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By Cynthia Haggitt
A fire station has many departments in its firehouse. According to the National Fire Association, “The departments are also known as units which consist of trucks and engines. The Engine unit is responsible for securing water at the fire scene, putting initial handlines in position, protecting exposures, operating master streams, and extinguishing the fire.
The truck unit’s job as a whole is to help in operations in regards to: entry, laddering, utility control, ventilation, search and rescue.
There are some departments, like Jerseyville’s Fire Department, that outfits their firefighters with apparatus and equipment that can accomplish most of these tasks with one firetruck and it is called a 75’E-One Quest Quint.
According to Jeresyville’s Director of Public Safety Fire Chief, EMA and Code Enforcment Officer Keith Norman, “As its name implies, it features five main tools to carry out firefighting functions:
– Pump ( It pumps out 1000 gallons per min)
– Water tank( It holds 500 gallons of water)
– Fire hose ( It is 5”, 2 ½” & 1 ½” in length)
– Aerial device( Can reach 75)’
– Ground ladders (Has 100’ + of reach)”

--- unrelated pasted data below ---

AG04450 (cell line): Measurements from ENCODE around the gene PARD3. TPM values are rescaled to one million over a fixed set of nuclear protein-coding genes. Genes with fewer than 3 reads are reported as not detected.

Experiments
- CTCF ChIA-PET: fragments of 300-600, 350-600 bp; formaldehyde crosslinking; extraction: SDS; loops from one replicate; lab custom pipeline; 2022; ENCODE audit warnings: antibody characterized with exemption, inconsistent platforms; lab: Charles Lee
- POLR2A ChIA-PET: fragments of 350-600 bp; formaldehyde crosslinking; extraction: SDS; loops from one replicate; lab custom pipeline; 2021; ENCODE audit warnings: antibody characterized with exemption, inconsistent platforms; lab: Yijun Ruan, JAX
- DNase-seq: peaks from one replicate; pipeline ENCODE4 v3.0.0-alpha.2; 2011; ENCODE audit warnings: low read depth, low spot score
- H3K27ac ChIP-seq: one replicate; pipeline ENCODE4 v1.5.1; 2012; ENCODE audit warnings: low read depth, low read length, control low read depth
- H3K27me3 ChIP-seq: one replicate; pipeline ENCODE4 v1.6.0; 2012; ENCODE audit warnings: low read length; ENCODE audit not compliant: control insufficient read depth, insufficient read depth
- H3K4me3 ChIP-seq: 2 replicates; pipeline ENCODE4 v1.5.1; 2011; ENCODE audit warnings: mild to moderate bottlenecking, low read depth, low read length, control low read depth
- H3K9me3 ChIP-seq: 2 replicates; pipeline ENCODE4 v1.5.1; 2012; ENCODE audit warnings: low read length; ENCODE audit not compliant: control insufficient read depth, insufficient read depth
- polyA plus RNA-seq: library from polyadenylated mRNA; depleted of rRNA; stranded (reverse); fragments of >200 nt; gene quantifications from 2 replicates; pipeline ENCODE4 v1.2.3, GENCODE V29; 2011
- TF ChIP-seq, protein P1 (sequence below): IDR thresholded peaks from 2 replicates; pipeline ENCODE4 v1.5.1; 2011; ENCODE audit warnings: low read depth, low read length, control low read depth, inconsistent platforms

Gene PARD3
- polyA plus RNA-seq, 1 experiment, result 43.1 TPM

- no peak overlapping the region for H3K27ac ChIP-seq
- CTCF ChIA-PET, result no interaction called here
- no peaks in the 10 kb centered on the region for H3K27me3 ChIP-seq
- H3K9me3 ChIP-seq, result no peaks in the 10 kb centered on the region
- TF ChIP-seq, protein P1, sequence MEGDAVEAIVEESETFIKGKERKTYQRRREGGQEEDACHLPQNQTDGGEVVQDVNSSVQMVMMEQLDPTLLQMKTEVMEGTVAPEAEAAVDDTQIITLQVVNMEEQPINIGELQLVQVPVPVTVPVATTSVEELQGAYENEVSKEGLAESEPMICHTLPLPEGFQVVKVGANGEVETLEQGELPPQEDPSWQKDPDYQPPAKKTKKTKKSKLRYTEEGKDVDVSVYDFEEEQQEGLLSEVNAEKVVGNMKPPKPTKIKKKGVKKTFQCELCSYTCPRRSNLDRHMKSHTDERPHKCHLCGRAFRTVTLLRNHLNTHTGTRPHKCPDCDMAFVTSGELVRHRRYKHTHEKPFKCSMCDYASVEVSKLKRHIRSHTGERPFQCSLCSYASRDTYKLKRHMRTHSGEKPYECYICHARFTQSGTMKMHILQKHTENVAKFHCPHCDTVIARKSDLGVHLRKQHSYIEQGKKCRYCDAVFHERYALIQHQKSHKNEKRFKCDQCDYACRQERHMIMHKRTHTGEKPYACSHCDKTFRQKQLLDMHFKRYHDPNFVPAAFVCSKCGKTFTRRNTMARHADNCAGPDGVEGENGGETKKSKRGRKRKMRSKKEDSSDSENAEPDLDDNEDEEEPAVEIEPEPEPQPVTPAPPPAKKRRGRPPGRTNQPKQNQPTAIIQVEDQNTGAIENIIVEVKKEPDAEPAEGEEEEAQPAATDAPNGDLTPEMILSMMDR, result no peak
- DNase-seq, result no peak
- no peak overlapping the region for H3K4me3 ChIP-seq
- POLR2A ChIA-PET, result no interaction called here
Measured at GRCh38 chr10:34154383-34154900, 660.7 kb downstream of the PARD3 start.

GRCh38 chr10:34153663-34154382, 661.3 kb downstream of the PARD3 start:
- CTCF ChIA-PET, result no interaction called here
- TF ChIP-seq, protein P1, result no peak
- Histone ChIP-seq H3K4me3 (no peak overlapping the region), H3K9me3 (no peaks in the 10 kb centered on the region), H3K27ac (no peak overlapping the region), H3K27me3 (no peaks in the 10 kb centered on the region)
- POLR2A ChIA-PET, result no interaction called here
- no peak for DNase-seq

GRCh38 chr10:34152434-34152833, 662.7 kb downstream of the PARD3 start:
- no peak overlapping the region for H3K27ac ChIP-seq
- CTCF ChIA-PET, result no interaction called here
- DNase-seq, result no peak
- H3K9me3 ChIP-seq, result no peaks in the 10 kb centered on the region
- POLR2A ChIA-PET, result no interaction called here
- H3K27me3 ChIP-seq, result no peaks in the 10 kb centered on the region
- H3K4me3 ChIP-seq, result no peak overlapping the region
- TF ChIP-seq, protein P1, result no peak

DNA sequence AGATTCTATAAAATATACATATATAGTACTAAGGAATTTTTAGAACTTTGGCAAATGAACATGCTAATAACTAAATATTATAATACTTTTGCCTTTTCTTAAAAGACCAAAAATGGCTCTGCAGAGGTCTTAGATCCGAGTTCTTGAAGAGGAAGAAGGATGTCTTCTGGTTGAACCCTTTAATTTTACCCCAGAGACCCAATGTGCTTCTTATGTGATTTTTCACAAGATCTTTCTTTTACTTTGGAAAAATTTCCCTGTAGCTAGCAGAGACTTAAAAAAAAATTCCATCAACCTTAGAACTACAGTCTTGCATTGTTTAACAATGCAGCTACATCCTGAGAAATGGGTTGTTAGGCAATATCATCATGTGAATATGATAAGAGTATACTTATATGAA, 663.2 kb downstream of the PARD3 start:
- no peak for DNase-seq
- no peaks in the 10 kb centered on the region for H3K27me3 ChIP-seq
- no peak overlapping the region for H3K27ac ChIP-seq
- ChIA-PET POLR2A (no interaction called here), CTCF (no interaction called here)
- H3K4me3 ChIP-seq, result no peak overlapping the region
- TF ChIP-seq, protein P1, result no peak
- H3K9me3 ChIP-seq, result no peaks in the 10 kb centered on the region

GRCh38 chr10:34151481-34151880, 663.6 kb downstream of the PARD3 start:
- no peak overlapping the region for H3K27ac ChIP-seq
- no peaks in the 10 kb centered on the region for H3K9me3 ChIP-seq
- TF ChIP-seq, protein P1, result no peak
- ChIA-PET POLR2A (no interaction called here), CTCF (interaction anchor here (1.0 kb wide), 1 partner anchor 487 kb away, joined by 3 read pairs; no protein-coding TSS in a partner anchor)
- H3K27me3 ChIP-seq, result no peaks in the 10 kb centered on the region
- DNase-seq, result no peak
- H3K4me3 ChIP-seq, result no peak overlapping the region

Norton mentions that the department has never had a ladder truck before. With the Quint truck, the department will have access to a resource that most of the time the department had to call out to Carrollton or Brighton.
“So if we have the need for an Arial water supply or rescue, we had to make the call. They had to pull them out. They had to go to their fire hall to pick up the apparatus and then had to drive it here.
Now we have the ability to house right here in town.”
Norton said, “So it has a pump, a water supply, fire hose, aerial device, ladder and ground matters. That’s the five things that make up a Quin, which is nice, because a lot of ladder trucks are just ladders. You actually have to pump water through them. It’s a dry pipe and you take an engine with the pump and hoses and all of that, and you pump the water through the ladder to deliver it. And obviously engines don’t have aerial devices, but they have pumps.”
The quint does have a single set of Jacks, Norton said.
“The Setup is very easy with the ladder apparatus and how high you are technically, will obviously depend on the geometry involved because of the angle, how far we are. And the ladder itself is 65ft. So the way the manufacturers talk about it is the height of the ladder and the reach of the ladder. And the reach would be important, because with that truck set up and that ladder straight out this way, I can reach 65ft.”
Norton said the truck is very versatile for the department. The main benefit of a quint fire apparatus is flexibility. The quint offers a multifaceted tool that can respond to the fire ground and initiate critical support to match the requirements of the emergency.
“With a quint fire truck, you have the capability of a ladder truck and pumper engine. As such, the vehicle can lead the initial fire attack while carrying much of the equipment needed by the department, such as an aerial device, water, hose, ground ladders and more,” Norton said.
They acquired the 5’E-One Quest Quint through Brindley Mountain. The fire apparatus and the truck came from Fairbury, Nebraska.